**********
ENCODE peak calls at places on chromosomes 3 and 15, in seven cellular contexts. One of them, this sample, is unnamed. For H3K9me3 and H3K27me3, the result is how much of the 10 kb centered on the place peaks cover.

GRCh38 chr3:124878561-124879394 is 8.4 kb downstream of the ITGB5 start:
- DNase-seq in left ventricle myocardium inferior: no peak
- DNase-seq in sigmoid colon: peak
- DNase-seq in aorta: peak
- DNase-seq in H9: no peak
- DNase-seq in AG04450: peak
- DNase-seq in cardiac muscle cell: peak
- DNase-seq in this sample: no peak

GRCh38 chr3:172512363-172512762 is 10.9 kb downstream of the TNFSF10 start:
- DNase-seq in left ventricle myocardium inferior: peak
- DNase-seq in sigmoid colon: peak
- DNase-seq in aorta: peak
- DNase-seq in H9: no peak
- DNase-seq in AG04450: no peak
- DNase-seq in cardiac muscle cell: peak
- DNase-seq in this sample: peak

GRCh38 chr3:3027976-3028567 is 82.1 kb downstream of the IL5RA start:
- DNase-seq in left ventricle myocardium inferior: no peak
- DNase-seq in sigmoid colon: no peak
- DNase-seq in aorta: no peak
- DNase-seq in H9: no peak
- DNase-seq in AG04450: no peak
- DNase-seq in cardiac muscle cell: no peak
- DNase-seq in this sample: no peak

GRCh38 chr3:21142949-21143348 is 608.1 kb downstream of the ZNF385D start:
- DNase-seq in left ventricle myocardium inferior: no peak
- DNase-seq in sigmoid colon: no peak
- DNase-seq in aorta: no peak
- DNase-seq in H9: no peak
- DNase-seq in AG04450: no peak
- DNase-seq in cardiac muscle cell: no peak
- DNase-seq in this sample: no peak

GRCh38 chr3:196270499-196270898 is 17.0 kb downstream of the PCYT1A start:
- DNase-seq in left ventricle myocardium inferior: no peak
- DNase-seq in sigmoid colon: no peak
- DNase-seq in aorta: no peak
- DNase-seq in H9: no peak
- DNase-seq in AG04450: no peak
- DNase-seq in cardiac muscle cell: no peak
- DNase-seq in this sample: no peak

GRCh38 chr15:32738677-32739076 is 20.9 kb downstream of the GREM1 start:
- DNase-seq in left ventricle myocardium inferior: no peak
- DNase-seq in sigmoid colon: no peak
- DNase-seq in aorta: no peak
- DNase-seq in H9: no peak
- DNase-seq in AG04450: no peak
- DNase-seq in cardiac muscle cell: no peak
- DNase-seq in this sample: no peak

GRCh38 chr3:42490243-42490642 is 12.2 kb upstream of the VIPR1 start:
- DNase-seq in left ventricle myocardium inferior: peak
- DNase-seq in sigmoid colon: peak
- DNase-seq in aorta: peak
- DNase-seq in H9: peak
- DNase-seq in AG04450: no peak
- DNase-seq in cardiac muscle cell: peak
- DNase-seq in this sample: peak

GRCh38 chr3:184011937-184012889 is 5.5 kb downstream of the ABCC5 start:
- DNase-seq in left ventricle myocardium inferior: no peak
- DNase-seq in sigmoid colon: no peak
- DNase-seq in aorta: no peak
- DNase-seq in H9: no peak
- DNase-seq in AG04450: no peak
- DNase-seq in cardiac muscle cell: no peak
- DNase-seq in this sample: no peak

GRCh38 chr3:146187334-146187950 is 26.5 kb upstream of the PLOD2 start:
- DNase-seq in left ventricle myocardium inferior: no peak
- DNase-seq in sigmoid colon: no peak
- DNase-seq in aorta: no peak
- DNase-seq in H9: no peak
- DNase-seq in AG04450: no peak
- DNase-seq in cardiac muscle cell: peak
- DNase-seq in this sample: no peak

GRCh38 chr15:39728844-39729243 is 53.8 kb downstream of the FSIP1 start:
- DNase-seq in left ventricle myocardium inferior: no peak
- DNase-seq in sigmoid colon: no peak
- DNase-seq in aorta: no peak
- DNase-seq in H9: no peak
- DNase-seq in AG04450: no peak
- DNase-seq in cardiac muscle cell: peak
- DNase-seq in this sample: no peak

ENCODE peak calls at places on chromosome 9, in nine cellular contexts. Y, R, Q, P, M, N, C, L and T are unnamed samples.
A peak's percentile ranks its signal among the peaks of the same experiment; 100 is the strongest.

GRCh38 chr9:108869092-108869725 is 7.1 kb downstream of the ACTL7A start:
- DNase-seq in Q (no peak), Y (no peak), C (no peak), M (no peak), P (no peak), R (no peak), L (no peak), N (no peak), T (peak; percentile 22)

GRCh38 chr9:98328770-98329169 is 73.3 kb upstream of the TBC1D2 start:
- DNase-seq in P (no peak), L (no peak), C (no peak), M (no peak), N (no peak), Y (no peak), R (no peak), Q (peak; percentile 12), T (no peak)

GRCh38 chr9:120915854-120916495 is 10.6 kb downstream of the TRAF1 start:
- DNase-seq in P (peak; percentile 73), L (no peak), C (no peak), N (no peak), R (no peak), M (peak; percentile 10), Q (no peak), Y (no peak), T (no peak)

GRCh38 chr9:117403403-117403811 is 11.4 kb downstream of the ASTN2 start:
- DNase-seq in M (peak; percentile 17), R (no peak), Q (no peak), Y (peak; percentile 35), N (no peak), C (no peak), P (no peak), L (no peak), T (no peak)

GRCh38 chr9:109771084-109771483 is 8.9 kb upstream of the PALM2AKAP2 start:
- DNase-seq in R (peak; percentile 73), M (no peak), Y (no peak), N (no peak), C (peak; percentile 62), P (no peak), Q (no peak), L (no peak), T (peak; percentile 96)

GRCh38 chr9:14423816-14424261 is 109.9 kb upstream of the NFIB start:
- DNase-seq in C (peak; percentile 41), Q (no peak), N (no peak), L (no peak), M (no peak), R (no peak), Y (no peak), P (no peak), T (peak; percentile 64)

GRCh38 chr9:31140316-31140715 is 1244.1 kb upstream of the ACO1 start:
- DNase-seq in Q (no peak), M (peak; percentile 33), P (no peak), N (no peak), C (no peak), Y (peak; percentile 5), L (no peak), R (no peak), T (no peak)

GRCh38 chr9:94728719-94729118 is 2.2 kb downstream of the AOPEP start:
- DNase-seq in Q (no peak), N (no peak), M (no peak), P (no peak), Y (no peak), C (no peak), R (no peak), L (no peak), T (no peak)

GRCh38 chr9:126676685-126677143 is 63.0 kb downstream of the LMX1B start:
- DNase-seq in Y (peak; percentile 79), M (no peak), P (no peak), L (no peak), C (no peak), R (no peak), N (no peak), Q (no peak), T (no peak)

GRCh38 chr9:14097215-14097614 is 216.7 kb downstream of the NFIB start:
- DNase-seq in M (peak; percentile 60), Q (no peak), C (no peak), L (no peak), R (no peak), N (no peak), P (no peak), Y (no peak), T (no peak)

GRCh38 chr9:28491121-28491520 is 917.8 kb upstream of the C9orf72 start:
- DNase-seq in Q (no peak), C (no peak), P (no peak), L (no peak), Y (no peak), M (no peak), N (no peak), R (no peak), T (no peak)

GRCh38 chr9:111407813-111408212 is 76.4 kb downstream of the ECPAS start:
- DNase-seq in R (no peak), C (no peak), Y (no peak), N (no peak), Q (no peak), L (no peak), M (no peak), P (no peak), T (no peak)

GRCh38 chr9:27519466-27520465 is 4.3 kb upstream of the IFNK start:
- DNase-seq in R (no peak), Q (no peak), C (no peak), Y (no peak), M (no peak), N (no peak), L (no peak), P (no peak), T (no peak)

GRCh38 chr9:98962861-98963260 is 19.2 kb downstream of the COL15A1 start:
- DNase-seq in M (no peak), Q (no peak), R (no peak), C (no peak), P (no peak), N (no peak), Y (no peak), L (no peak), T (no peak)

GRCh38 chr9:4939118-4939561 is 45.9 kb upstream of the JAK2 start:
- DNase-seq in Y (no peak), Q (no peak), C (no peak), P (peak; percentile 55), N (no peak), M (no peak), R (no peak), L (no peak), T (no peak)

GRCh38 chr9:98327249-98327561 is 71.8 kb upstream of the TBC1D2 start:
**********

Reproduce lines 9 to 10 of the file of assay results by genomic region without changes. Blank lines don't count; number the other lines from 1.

- DNase-seq in this sample: no peak

GRCh38 chr3:172512363-172512762 is 10.9 kb downstream of the TNFSF10 start: